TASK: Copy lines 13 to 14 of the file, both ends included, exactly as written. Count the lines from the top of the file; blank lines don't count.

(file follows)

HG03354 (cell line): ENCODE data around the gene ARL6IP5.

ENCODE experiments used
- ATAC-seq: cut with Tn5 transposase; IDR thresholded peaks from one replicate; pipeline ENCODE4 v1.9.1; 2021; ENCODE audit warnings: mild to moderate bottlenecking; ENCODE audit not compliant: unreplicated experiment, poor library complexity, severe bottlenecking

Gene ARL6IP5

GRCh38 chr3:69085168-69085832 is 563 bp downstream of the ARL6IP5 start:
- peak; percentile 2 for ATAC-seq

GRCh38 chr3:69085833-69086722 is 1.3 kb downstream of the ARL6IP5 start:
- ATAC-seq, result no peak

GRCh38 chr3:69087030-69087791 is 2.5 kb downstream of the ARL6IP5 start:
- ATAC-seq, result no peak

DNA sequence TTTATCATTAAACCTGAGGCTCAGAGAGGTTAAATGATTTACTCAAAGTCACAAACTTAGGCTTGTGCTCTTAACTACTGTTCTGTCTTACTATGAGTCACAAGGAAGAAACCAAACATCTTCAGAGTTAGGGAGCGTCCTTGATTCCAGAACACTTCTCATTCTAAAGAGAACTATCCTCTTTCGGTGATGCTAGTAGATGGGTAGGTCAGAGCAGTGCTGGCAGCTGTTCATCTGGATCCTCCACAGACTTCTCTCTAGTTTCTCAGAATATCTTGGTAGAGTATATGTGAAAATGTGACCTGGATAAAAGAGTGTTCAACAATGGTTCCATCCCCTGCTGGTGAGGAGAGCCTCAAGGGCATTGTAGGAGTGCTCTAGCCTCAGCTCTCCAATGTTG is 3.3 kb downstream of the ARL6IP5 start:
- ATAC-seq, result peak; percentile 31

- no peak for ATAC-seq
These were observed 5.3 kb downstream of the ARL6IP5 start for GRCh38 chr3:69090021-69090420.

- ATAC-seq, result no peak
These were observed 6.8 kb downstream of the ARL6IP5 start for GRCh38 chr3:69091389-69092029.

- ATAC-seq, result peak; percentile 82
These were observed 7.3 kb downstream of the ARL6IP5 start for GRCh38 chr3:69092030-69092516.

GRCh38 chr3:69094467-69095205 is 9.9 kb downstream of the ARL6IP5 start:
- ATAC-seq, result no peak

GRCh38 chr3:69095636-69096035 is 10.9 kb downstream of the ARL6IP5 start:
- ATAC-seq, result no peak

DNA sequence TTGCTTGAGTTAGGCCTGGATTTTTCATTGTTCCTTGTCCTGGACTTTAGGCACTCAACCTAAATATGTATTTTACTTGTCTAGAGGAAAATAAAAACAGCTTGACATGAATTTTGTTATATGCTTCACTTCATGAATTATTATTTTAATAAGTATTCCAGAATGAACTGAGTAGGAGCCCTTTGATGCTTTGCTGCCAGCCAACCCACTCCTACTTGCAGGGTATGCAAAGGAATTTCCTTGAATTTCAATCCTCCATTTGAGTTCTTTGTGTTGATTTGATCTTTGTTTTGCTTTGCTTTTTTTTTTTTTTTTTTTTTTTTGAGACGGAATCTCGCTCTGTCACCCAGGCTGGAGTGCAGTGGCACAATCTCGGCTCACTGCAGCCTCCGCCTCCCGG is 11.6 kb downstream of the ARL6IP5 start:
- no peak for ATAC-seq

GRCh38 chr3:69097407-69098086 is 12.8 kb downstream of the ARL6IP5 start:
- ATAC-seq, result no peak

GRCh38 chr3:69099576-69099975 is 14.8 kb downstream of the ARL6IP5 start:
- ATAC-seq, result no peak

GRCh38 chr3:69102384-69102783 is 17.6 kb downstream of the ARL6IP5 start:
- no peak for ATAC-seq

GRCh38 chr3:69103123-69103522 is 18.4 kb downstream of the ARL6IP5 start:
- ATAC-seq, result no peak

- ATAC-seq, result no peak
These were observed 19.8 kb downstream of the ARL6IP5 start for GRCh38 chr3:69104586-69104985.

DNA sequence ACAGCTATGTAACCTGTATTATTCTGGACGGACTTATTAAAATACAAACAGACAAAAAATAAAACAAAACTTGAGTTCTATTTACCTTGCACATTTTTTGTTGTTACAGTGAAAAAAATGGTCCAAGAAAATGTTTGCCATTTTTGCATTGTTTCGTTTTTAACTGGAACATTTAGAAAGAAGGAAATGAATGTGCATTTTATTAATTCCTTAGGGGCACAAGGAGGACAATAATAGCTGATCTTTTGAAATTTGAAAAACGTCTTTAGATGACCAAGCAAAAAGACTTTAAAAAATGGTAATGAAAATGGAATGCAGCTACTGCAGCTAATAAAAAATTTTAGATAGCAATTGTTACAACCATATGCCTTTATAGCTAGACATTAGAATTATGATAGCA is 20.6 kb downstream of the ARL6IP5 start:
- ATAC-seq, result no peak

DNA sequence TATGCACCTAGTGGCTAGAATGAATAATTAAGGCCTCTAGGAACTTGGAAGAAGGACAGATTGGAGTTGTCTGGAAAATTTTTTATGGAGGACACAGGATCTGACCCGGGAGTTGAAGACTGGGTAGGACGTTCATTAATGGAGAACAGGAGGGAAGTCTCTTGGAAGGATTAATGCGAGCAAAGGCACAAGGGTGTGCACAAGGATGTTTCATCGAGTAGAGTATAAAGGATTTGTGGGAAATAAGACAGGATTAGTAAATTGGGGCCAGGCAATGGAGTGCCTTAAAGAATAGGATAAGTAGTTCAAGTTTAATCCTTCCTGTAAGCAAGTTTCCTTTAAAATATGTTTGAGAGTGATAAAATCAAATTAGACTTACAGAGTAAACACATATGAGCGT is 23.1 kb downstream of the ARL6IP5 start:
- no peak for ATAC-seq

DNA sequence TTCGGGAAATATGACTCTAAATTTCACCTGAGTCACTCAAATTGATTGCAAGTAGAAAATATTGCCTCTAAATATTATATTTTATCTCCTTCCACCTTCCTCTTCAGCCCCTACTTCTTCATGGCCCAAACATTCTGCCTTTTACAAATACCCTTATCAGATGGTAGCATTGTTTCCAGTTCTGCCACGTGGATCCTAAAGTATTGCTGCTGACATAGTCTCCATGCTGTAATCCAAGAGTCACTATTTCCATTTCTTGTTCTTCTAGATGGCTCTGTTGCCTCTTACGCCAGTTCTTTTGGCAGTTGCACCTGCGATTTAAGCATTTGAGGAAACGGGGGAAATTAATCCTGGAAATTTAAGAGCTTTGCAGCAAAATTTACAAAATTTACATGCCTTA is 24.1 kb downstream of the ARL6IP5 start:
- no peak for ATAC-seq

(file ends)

- no peak for ATAC-seq
These were observed 5.3 kb downstream of the ARL6IP5 start for GRCh38 chr3:69090021-69090420.